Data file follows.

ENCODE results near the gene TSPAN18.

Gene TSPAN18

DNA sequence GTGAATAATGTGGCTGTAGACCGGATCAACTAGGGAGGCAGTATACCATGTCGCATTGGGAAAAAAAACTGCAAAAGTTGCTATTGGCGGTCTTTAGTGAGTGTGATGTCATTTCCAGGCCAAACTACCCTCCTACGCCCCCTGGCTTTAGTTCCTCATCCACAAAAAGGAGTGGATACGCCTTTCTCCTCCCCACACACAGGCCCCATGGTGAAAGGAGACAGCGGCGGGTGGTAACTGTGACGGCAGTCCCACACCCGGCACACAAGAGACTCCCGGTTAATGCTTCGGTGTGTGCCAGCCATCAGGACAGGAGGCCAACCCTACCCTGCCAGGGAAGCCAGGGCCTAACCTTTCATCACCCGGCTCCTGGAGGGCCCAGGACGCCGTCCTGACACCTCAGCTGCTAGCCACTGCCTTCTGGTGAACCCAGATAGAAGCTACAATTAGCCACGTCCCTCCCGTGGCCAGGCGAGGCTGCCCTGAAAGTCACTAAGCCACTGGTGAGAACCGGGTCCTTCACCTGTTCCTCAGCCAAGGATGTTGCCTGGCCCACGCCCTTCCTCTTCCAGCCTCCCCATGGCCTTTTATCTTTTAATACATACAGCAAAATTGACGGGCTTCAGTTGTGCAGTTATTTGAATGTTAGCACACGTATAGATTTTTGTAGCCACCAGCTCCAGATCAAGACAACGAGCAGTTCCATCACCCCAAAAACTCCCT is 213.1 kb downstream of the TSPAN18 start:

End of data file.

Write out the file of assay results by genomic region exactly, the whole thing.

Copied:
ENCODE results near the gene TSPAN18.

Gene TSPAN18

DNA sequence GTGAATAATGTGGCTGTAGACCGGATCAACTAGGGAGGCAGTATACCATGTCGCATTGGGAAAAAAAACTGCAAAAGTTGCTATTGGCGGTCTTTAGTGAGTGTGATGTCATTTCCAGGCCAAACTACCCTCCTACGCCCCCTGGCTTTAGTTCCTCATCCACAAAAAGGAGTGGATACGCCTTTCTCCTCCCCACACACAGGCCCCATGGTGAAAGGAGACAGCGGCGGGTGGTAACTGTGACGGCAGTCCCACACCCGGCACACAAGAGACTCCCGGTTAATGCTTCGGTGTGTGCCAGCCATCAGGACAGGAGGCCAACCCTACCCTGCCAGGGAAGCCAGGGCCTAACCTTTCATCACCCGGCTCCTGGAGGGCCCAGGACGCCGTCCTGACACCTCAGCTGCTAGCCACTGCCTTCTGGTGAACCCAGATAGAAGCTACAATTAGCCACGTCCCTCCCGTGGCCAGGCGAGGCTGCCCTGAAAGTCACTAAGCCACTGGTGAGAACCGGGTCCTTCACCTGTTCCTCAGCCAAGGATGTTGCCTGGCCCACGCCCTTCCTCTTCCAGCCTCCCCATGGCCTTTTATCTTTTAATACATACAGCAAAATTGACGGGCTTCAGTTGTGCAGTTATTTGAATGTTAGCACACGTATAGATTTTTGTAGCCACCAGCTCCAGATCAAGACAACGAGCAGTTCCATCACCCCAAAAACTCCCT is 213.1 kb downstream of the TSPAN18 start: